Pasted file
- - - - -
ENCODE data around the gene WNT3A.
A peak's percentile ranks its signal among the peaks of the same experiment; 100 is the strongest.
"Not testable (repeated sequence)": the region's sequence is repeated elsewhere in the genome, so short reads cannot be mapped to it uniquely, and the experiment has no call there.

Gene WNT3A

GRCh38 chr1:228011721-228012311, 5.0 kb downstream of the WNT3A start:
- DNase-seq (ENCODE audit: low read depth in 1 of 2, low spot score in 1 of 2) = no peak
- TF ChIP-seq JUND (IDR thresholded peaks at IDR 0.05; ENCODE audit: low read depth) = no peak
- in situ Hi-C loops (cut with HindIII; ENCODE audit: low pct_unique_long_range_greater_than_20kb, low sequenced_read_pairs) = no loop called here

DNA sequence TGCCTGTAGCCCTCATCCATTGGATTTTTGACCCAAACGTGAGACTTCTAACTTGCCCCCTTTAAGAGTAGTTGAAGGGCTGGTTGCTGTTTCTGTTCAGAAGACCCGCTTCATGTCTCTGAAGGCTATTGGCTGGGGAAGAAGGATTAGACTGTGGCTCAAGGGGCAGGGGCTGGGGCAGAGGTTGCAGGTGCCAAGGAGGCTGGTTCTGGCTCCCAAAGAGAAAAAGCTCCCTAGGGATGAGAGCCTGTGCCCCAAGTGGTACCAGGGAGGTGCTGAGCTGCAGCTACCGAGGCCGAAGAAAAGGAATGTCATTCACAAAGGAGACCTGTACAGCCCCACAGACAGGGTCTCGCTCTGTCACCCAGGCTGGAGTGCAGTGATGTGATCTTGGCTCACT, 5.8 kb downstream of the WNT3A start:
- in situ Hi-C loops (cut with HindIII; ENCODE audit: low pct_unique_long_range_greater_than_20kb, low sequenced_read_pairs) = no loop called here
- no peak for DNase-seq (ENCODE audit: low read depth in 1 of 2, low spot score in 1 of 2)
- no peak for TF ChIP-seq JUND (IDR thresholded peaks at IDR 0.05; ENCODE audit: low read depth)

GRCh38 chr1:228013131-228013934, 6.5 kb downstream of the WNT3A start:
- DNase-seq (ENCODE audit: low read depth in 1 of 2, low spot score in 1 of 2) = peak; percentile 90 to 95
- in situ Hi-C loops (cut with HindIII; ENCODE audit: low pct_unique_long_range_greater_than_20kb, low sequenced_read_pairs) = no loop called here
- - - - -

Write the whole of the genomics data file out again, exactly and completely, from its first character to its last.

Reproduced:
ENCODE data around the gene WNT3A.
A peak's percentile ranks its signal among the peaks of the same experiment; 100 is the strongest.
"Not testable (repeated sequence)": the region's sequence is repeated elsewhere in the genome, so short reads cannot be mapped to it uniquely, and the experiment has no call there.

Gene WNT3A

GRCh38 chr1:228011721-228012311, 5.0 kb downstream of the WNT3A start:
- DNase-seq (ENCODE audit: low read depth in 1 of 2, low spot score in 1 of 2) = no peak
- TF ChIP-seq JUND (IDR thresholded peaks at IDR 0.05; ENCODE audit: low read depth) = no peak
- in situ Hi-C loops (cut with HindIII; ENCODE audit: low pct_unique_long_range_greater_than_20kb, low sequenced_read_pairs) = no loop called here

DNA sequence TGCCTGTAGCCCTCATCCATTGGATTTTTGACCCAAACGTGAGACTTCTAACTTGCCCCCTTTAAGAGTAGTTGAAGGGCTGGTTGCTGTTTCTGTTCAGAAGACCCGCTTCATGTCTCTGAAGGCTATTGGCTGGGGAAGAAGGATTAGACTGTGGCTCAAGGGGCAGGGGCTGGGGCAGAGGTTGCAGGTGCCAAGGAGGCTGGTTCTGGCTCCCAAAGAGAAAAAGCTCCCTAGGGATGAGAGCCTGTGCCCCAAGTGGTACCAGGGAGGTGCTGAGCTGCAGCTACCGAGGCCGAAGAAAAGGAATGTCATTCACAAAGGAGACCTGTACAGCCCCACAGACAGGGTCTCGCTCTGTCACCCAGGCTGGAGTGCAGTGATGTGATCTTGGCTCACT, 5.8 kb downstream of the WNT3A start:
- in situ Hi-C loops (cut with HindIII; ENCODE audit: low pct_unique_long_range_greater_than_20kb, low sequenced_read_pairs) = no loop called here
- no peak for DNase-seq (ENCODE audit: low read depth in 1 of 2, low spot score in 1 of 2)
- no peak for TF ChIP-seq JUND (IDR thresholded peaks at IDR 0.05; ENCODE audit: low read depth)

GRCh38 chr1:228013131-228013934, 6.5 kb downstream of the WNT3A start:
- DNase-seq (ENCODE audit: low read depth in 1 of 2, low spot score in 1 of 2) = peak; percentile 90 to 95
- in situ Hi-C loops (cut with HindIII; ENCODE audit: low pct_unique_long_range_greater_than_20kb, low sequenced_read_pairs) = no loop called here